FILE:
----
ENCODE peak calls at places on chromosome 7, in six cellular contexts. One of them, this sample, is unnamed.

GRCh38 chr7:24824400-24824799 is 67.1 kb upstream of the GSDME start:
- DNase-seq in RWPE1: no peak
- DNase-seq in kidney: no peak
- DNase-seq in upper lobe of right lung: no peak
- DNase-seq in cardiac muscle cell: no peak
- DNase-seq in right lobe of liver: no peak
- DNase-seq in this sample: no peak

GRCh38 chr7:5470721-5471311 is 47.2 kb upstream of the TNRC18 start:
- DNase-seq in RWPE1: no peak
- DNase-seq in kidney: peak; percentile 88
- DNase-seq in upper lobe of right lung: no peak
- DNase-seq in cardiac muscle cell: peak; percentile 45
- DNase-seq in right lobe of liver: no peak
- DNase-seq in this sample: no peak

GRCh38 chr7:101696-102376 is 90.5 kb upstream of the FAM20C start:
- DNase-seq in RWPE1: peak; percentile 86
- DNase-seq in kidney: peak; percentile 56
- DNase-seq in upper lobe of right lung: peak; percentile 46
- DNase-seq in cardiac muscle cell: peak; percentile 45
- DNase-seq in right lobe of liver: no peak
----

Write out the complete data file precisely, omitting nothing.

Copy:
ENCODE peak calls at places on chromosome 7, in six cellular contexts. One of them, this sample, is unnamed.

GRCh38 chr7:24824400-24824799 is 67.1 kb upstream of the GSDME start:
- DNase-seq in RWPE1: no peak
- DNase-seq in kidney: no peak
- DNase-seq in upper lobe of right lung: no peak
- DNase-seq in cardiac muscle cell: no peak
- DNase-seq in right lobe of liver: no peak
- DNase-seq in this sample: no peak

GRCh38 chr7:5470721-5471311 is 47.2 kb upstream of the TNRC18 start:
- DNase-seq in RWPE1: no peak
- DNase-seq in kidney: peak; percentile 88
- DNase-seq in upper lobe of right lung: no peak
- DNase-seq in cardiac muscle cell: peak; percentile 45
- DNase-seq in right lobe of liver: no peak
- DNase-seq in this sample: no peak

GRCh38 chr7:101696-102376 is 90.5 kb upstream of the FAM20C start:
- DNase-seq in RWPE1: peak; percentile 86
- DNase-seq in kidney: peak; percentile 56
- DNase-seq in upper lobe of right lung: peak; percentile 46
- DNase-seq in cardiac muscle cell: peak; percentile 45
- DNase-seq in right lobe of liver: no peak